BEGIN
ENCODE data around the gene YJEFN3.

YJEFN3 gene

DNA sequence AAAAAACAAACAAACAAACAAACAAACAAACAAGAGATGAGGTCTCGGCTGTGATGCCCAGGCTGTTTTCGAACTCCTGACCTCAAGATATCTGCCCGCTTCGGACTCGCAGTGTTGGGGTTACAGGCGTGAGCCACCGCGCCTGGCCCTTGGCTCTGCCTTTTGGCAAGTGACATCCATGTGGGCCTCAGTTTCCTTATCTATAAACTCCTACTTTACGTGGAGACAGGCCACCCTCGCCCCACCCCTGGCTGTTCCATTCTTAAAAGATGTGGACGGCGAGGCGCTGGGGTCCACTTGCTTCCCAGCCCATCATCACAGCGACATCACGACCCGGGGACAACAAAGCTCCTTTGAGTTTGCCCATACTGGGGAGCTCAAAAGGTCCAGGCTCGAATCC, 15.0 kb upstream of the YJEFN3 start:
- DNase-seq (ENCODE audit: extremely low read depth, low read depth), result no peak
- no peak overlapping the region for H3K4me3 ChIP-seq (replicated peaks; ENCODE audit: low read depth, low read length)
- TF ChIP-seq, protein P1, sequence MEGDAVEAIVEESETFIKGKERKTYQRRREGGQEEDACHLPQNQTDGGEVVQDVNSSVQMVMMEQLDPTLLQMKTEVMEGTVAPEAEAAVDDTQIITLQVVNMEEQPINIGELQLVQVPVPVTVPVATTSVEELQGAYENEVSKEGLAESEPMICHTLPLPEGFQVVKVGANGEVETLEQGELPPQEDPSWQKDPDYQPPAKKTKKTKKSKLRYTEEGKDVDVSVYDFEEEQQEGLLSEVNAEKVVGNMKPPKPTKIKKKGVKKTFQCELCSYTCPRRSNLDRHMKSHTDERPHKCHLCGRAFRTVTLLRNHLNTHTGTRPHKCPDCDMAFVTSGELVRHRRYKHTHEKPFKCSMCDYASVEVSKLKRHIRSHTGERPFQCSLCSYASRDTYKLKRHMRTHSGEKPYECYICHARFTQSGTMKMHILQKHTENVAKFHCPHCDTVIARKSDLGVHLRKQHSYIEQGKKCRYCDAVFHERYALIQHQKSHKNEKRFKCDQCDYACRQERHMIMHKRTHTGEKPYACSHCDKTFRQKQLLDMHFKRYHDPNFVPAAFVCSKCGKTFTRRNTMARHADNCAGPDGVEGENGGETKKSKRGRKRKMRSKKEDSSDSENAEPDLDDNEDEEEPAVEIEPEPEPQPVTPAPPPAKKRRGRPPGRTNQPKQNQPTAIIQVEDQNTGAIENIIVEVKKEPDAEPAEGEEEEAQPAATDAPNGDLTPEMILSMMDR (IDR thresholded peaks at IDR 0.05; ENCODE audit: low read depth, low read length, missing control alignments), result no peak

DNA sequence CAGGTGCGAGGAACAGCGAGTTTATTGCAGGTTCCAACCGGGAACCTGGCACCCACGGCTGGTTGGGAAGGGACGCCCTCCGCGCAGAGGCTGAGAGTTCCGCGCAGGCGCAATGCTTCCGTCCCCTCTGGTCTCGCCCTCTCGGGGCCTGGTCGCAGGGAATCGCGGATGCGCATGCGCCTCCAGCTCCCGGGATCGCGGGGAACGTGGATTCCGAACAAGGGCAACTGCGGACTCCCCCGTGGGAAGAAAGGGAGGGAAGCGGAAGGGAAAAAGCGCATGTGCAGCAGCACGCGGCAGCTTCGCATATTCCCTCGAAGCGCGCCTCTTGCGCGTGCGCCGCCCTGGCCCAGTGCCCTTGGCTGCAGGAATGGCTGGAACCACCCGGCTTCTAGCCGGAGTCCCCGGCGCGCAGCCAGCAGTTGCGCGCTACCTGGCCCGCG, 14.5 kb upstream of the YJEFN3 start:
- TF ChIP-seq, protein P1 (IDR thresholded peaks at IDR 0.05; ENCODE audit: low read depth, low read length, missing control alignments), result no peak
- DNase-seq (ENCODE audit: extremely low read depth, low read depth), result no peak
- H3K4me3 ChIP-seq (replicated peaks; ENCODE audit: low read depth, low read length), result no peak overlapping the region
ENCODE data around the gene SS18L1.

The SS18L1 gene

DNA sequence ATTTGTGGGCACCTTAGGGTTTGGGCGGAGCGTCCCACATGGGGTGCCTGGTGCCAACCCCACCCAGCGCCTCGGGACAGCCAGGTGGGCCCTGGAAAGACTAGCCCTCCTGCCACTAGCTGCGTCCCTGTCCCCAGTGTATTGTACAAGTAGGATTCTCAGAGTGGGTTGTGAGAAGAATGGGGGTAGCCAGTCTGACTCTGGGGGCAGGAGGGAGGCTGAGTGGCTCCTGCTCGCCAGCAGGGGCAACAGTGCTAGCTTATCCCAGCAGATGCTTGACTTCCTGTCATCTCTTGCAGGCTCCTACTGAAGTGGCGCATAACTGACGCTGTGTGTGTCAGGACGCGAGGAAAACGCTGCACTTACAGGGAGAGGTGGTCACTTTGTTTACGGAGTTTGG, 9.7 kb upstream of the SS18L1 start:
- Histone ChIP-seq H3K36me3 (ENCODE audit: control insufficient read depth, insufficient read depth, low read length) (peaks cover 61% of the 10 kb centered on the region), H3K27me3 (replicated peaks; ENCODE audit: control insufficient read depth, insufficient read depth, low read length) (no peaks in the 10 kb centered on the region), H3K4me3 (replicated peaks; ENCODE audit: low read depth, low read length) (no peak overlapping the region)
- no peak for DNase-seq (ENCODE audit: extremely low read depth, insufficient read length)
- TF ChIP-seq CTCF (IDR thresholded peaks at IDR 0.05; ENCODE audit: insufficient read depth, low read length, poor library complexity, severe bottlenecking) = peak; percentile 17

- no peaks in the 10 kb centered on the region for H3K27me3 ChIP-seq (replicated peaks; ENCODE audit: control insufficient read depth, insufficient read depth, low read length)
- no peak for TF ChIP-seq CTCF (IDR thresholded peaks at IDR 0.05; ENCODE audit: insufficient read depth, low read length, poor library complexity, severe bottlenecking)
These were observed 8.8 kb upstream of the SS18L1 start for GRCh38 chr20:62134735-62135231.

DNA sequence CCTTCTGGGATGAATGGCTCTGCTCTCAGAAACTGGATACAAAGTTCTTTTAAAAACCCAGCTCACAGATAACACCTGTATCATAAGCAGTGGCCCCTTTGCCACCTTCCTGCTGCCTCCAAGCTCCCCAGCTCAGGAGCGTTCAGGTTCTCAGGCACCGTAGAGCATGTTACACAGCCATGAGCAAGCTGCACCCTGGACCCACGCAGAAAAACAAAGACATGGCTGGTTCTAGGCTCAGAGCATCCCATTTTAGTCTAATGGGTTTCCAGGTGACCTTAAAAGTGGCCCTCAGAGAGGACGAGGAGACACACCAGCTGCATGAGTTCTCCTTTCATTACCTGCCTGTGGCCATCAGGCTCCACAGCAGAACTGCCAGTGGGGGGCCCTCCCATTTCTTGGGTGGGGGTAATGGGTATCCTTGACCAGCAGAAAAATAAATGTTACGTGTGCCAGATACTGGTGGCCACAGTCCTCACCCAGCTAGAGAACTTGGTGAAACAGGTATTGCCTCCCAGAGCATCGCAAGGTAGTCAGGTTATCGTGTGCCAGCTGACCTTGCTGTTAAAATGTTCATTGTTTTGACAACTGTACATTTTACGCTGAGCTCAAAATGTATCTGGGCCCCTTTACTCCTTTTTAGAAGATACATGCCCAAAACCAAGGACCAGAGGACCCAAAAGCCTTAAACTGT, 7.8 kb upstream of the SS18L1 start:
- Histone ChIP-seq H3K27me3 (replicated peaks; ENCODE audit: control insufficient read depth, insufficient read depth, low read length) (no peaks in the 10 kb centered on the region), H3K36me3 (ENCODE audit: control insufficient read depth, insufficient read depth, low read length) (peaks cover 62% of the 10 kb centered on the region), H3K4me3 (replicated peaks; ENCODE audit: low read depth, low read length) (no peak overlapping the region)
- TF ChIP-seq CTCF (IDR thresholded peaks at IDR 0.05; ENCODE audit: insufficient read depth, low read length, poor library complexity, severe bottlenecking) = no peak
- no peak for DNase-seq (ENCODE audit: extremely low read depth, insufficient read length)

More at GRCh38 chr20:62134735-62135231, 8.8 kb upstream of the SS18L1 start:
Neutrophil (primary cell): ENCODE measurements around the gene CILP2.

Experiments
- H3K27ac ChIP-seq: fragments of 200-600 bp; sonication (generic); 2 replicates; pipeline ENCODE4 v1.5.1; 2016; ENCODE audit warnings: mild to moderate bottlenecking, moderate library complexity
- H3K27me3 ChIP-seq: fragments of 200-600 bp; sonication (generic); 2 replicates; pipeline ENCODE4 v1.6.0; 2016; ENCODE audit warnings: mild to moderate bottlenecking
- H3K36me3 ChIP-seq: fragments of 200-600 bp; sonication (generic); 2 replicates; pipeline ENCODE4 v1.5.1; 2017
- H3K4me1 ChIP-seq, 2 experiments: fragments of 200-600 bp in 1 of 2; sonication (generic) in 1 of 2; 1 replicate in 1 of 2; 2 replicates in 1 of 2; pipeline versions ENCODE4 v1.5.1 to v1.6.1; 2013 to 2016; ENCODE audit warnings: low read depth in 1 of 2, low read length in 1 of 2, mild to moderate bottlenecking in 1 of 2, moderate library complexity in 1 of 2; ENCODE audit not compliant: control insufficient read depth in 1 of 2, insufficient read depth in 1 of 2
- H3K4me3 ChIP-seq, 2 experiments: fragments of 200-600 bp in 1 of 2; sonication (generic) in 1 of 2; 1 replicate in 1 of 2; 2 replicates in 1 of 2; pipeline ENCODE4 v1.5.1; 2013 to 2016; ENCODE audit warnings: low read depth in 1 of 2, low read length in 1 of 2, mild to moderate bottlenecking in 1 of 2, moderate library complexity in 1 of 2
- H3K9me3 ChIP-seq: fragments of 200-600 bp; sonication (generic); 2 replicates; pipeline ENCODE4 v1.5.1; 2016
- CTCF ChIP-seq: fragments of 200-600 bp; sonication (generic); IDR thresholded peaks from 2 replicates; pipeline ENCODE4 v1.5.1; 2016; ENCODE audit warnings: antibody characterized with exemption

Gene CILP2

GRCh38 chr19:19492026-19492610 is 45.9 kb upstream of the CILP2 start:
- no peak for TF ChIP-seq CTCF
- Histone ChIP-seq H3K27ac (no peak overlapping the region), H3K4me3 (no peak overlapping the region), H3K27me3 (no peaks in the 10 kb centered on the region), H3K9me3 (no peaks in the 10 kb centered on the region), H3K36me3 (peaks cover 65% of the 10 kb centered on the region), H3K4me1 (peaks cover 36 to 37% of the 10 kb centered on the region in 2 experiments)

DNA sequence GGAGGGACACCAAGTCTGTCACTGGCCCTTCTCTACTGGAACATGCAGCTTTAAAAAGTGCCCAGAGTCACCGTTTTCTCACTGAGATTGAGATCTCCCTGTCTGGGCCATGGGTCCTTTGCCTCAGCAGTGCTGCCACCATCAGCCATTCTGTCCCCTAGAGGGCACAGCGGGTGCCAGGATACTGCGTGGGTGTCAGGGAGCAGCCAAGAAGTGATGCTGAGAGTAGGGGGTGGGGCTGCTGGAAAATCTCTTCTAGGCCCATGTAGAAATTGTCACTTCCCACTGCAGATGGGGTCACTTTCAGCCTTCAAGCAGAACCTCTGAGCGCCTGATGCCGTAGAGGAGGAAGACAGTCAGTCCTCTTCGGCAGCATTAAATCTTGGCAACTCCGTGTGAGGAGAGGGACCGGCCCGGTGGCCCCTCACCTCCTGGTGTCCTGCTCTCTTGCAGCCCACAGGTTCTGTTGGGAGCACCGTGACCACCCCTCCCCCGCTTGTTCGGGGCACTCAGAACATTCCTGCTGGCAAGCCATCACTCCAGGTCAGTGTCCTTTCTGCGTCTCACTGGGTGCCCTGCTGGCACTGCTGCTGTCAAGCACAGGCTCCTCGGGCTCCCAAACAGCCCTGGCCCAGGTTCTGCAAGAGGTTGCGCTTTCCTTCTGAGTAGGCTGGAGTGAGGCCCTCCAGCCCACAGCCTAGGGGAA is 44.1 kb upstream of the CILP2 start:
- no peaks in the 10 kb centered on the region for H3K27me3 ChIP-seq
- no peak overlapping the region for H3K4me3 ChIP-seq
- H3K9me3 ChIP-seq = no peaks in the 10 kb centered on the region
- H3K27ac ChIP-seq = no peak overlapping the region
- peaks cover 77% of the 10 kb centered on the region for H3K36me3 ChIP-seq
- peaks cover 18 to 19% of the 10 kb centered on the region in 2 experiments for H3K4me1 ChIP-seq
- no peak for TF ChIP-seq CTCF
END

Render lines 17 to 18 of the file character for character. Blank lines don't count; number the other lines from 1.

- no peaks in the 10 kb centered on the region for H3K27me3 ChIP-seq (replicated peaks; ENCODE audit: control insufficient read depth, insufficient read depth, low read length)
- no peak for TF ChIP-seq CTCF (IDR thresholded peaks at IDR 0.05; ENCODE audit: insufficient read depth, low read length, poor library complexity, severe bottlenecking)